At the heart of this project is the audience experience. The stage will be brought forward and the seating arranged around the stage to create a more inclusive atmosphere.

"With Shakespeare you need to clearly hear and see people's faces. The new theatre will provide a more intimate experience. Before people could be 30m away from the stage. Now the furthest seat is 15m away. Even though there is a reduction in numbers, there will be an increase in quality," says Wylie.

The upper tiers of the theatre are not cantilevered. Instead they are supported on a number of discrete columns, none of which are standard steel sections. "We would determine a shape of column that worked and a position. Then we would feed that through to the theatrical consultants. They could enter this into a 3D model and quickly determine if sight lines were compromised," explains Wylie.

There will be huge 3.5m deep trusses over the top of the stage, spanning onto concrete cores.

As well as being designed for the static loads of the lights and the scenery, they have to be designed for the dynamic loads exerted for example if moving scenery stopped suddenly during a power cut.

"Everything revolves around the stage and how the engineering supports that," says Wylie.

"We need to fly 80t of scenery at 5m/s. The structure needs to be stiff enough so that the lights do not move when the scenery
is moving."

The building is right on the banks of the river Avon, and as the footprint of the new building is bigger than the original, precautions had to be taken to ensure that it did not increase flood risk downstream.

"There's a high water table. We were under a foot of water in July," says Wylie.

To alleviate the problem, a bowl has been sculpted out of the river bank to provide storage for water during floods. It can also be used as an external amphitheatre during drier times.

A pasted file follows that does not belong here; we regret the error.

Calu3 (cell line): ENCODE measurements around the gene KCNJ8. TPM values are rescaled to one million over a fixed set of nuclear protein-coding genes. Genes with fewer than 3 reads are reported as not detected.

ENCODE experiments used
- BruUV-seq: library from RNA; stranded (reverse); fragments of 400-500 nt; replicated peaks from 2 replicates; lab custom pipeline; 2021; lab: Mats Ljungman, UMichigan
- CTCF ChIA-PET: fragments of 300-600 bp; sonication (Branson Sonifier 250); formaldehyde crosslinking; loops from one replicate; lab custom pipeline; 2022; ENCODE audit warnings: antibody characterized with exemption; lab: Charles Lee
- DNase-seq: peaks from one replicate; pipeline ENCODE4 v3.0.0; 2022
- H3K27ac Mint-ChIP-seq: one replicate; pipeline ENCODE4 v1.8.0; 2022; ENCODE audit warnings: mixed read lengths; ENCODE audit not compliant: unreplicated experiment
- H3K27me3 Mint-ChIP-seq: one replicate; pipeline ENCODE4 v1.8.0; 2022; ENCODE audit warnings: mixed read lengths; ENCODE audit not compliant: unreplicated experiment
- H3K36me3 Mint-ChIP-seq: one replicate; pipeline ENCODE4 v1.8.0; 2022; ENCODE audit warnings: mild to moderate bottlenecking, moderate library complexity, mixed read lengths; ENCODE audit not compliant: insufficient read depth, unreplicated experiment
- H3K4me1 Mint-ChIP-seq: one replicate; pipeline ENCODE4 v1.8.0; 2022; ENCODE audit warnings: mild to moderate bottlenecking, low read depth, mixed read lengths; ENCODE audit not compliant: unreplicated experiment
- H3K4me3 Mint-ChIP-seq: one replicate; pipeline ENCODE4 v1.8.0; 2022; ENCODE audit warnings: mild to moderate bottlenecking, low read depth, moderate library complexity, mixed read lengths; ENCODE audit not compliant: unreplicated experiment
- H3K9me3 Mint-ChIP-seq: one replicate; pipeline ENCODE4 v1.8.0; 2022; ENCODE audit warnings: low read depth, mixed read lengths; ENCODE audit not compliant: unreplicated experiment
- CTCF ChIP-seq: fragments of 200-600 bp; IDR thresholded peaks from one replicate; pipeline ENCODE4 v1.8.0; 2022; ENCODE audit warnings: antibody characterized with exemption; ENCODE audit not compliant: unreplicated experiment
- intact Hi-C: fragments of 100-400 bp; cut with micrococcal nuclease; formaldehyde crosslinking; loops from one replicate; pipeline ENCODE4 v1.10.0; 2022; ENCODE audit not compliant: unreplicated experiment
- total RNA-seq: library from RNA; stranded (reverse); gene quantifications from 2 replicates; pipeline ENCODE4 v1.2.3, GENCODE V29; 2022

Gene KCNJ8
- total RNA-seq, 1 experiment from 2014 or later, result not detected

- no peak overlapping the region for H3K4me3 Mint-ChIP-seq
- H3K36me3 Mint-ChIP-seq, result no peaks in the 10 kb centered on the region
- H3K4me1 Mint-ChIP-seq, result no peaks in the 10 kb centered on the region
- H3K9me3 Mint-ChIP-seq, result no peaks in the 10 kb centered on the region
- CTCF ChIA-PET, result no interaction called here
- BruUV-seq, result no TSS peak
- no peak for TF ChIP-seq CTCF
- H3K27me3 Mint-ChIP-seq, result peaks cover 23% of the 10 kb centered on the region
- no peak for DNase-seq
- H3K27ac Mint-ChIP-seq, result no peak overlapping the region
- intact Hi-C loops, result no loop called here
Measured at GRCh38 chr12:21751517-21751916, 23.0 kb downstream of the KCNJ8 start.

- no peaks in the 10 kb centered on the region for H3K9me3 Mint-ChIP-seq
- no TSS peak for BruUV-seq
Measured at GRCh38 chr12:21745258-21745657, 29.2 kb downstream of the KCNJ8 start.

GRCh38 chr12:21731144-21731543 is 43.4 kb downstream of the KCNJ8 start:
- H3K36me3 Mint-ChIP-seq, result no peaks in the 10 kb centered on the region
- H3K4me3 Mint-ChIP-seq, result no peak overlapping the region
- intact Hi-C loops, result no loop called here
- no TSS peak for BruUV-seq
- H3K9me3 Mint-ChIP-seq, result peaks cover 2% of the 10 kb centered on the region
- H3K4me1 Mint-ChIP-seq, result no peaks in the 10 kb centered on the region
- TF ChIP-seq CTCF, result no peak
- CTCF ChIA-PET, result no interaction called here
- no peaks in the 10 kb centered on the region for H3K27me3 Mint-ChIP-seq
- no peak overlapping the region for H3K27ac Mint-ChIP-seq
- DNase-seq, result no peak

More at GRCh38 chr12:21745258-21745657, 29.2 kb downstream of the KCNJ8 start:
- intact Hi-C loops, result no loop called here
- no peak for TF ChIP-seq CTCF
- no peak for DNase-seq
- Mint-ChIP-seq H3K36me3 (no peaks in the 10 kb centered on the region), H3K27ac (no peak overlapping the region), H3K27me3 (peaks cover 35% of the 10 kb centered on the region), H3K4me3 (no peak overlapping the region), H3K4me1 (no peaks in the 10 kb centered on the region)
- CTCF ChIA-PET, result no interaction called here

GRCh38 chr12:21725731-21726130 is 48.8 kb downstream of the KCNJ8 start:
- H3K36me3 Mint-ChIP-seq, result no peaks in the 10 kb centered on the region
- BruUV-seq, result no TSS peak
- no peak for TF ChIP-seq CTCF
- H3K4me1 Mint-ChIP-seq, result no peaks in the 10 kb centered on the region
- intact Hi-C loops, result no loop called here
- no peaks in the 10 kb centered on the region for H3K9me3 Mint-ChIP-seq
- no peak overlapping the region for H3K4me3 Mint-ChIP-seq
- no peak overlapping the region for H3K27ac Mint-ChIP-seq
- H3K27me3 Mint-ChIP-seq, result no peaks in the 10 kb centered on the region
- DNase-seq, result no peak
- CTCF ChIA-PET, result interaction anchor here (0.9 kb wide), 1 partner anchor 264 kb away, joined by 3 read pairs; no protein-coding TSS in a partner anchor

The high water table also has implications on the waterproofing for the basement. As part of the works, the basement is to be extended. The existing basement, under the stage, is used to drop scenery into and is 7m deep. As the stage is being brought forward, the basement needs to be brought forward too. This will mean digging down and creating a watertight seal to the existing basement at a depth of 8.5m below ground level.

"From existing drawings we can tell that we have sheet piles, plastered bitumen and concrete to break through and connect into," says Wylie.

"We will then have to use temporary waterproofing to create conditions where we can construct high quality permanent waterproofing."

Cross laminated timber boards, which Wylie says are the timber equivalent of concrete precast planks have been used for new floor plates.

As well as being more sustainable, they also help ensure that the existing structure isn't overloaded as they are a lightweight construction.

"It eliminates vast amounts of concrete", says Wylie.

The £112.8M project should be completed and ready for its opening night in 2010.